Tuesday, 04 October 2022

Let’s not make it COVID-21 & beyond

27 April 2021 | Views

As responsible citizens we must adhere to highest standards of hygiene by regularly washing / sanitising our hands, wear masks and maintain social distance

Source credit: Shutterstock

Source credit: Shutterstock

It’s been more than a year since the world started fighting the pandemic. We all took time to realise that this was the biggest crisis humanity was facing. The pandemic spared no one. People from all walks of life were impacted.

Credit must be given to various governments and the scientific community around the world to have found a vaccine in such a short span. As the number of cases started to reduce and the need to restart the economy, lockdowns started to ease. The availability of the vaccination too made a strong case for lockdowns to ease. 

While we are better prepared to tackle the surge in the COVID-19 cases, it is important to understand that lockdowns are no solution to the pandemic. As responsible citizens we must adhere to highest standards of hygiene by regularly washing / sanitising our hands, wear masks and maintain social distance.

It’s also time for the government to adapt the three mantras of: Educate, accelerate & expand the vaccination drive.


We live in a world of information overdose. While platforms like social media have helped us connect to people and regions which were historically considered ‘media dark’ zones, the overdose of info has also meant a fair amount of misinformation being spread. While it is heartening to see medical practitioners, leaders and influencers take the jabs and reassure people about the safety of the vaccines we must continue with our efforts in educating the masses about the benefits of COVID vaccine.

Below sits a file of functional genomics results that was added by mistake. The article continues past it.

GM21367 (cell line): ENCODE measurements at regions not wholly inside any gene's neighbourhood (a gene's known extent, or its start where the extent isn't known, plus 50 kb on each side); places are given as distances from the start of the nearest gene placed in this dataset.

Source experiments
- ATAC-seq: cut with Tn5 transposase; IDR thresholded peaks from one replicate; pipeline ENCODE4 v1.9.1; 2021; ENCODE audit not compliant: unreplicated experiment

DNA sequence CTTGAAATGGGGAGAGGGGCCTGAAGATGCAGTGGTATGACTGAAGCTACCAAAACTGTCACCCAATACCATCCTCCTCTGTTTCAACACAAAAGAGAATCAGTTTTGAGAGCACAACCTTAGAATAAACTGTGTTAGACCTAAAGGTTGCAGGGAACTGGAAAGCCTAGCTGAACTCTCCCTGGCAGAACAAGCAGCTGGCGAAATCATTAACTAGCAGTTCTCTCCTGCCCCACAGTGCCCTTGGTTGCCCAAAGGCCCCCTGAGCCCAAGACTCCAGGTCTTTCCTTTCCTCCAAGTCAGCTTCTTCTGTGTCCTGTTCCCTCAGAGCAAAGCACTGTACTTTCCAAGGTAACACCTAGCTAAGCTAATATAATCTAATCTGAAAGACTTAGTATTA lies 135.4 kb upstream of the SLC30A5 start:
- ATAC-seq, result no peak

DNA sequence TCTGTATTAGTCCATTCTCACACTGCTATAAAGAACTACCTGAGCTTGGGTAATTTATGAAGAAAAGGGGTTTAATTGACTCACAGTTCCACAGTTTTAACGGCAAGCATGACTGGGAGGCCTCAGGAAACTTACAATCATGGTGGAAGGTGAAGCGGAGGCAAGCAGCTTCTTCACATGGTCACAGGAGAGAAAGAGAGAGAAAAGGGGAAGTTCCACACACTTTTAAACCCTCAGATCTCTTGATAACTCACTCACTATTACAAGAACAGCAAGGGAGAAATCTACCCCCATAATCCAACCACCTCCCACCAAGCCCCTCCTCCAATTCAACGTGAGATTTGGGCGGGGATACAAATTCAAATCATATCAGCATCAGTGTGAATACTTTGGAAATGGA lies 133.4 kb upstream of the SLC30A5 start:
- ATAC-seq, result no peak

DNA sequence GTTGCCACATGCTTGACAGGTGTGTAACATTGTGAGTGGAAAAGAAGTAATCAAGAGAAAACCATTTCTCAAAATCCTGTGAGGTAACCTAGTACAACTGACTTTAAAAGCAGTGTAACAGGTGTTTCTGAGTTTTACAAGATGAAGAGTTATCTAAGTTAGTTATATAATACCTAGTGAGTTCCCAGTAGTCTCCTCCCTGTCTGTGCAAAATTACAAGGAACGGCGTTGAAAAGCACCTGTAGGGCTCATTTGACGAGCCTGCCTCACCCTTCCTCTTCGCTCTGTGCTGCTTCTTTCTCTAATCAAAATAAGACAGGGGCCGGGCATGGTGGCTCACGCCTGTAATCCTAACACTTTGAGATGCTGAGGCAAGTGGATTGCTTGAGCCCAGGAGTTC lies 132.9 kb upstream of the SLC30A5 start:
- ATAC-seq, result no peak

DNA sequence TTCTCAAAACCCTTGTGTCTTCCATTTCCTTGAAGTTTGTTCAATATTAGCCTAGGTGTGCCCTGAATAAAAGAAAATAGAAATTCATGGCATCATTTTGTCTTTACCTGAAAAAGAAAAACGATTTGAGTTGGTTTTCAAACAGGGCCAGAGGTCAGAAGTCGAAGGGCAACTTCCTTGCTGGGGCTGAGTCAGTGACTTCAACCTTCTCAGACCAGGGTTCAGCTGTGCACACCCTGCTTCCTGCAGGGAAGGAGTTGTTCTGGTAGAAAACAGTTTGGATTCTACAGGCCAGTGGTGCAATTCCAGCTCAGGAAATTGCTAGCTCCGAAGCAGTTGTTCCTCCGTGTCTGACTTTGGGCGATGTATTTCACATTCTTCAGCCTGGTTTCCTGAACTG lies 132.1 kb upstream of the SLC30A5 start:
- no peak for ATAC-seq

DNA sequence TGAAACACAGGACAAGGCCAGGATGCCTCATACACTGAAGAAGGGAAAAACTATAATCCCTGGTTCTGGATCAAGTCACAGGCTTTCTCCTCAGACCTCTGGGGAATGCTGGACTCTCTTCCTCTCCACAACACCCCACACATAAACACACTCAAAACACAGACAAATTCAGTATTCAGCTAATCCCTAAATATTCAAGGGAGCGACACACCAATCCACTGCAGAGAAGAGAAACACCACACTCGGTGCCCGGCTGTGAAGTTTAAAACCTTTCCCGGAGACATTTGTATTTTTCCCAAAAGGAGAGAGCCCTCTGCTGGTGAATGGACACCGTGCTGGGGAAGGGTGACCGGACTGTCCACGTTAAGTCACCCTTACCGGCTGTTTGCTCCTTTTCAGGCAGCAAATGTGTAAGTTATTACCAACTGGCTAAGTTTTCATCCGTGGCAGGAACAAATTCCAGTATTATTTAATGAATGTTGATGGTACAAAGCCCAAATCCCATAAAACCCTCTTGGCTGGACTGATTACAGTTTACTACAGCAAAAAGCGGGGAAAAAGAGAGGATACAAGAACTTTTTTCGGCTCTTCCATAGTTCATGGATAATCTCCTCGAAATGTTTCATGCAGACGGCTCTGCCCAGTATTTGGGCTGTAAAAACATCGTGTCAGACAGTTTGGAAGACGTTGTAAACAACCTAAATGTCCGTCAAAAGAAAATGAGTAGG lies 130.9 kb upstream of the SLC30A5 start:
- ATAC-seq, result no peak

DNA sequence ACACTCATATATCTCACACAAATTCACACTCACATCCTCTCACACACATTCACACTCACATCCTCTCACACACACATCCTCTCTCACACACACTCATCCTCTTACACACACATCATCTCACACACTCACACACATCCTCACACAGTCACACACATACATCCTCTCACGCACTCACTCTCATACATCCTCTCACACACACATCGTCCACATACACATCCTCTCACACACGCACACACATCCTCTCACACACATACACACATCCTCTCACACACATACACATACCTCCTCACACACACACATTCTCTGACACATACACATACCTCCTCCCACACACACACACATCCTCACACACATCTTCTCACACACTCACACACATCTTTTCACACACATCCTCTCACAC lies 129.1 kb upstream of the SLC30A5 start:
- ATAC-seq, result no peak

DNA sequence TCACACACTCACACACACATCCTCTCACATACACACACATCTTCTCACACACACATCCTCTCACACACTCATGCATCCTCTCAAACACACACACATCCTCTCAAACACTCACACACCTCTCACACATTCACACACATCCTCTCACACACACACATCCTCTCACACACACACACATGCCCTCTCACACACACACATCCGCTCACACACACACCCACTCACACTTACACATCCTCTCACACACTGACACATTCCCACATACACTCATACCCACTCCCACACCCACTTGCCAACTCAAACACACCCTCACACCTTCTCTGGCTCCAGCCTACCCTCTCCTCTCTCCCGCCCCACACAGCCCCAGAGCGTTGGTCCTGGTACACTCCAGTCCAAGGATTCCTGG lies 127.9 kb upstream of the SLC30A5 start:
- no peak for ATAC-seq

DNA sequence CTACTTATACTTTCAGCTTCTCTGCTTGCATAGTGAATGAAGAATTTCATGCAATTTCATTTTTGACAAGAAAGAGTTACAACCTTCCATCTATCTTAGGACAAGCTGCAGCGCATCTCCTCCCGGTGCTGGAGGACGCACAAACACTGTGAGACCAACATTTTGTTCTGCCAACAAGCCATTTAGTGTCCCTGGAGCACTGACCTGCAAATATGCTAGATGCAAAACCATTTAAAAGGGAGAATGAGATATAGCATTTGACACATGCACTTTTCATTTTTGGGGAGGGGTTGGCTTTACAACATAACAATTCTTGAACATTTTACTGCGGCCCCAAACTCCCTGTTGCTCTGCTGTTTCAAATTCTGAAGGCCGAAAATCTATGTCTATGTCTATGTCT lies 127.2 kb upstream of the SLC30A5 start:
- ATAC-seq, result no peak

Now that proven vaccinations are available, we must accelerate its production & distribution. At the current pace, it is estimated that India will take 12 years to vaccinate everyone. Yes, you read that right, 12 long years. Obviously, we can’t afford to take that long. Like it has been suggested by various experts, the vaccination production can be democratised, and IP restrictions can be exempted so it encourages more players to help mass produce the vaccination. 

The following suggestions might come in handy to the decision makers:

  1. Step up vaccine production many folds
  2. Establish vaccination centres capable of not only vaccinating but also resuscitate in the event of occurrence of serious side effect
  3. Run the clinics 24/7
  4. Vaccine should be available in open. 
  5. Those who can afford may avail early vaccination by a ‘tatkal’ scheme. 
  6. All the people returning home by flight must be vaccinated on arrival.
  7. Outsourced services could vaccinate eligible ones in their homes at a nominal cost.


With an increase in production, we can expand the vaccination drive to all age groups. The government has now allowed people over 45 years to get vaccinated but a wider net must be cast both in terms of demographic and geographic reach.

Our fight against the pandemic is not over. We can’t afford to relax and undo all the progress we have made in the last few months. Stay safe, get vaccinated and spread the good word.  

Dr Murali Chakravarthy, Director – Anaesthesiology, Fortis Hospitals, Bannerghatta Road, Bengaluru 


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